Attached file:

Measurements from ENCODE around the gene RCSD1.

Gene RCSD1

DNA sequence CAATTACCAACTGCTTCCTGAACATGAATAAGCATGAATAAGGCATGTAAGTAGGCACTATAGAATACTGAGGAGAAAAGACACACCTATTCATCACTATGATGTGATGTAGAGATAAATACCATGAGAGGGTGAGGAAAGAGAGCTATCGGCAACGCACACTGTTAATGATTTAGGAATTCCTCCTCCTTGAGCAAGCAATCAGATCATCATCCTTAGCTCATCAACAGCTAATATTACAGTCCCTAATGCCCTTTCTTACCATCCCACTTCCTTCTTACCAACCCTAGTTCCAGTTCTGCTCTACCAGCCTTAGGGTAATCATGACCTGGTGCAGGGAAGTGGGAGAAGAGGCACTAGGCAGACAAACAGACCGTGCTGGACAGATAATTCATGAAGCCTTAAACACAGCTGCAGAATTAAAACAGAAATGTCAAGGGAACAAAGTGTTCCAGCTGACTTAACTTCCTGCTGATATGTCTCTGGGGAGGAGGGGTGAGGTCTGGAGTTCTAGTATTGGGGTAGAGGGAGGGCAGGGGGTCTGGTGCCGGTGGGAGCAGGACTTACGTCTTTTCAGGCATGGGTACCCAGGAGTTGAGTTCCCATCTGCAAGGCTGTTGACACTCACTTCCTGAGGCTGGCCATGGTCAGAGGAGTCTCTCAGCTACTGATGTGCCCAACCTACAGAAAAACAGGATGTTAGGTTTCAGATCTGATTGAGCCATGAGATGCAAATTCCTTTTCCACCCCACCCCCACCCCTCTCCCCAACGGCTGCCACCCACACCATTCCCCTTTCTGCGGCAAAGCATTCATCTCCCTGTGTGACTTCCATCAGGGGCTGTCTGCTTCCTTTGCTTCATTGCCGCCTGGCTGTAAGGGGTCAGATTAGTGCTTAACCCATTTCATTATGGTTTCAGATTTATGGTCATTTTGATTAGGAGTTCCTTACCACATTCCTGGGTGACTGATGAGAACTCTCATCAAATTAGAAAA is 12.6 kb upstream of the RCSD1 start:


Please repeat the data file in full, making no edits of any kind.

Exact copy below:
Measurements from ENCODE around the gene RCSD1.

Gene RCSD1

DNA sequence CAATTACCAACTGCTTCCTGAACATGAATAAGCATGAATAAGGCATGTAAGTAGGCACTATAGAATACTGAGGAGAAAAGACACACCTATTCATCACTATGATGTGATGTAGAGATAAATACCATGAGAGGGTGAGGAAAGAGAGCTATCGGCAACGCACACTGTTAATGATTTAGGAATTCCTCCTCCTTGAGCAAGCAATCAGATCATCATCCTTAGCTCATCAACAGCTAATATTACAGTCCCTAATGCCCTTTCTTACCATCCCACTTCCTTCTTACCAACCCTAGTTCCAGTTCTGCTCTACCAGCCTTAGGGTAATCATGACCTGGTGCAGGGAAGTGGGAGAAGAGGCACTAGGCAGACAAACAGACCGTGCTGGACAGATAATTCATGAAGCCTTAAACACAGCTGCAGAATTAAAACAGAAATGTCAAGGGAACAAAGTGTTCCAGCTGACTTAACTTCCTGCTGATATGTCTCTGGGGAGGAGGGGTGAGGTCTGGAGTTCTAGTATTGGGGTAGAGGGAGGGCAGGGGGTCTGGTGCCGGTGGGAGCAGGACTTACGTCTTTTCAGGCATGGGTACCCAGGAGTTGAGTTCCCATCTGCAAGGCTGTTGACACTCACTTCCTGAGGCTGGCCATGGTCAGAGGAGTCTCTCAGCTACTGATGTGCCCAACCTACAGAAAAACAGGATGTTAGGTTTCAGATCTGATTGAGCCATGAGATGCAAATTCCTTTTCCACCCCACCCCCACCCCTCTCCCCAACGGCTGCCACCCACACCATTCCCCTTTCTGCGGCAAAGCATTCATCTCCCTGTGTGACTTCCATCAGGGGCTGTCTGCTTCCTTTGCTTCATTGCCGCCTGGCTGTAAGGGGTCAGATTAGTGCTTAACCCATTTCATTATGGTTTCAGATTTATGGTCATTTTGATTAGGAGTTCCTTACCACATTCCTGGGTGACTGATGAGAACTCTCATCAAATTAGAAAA is 12.6 kb upstream of the RCSD1 start: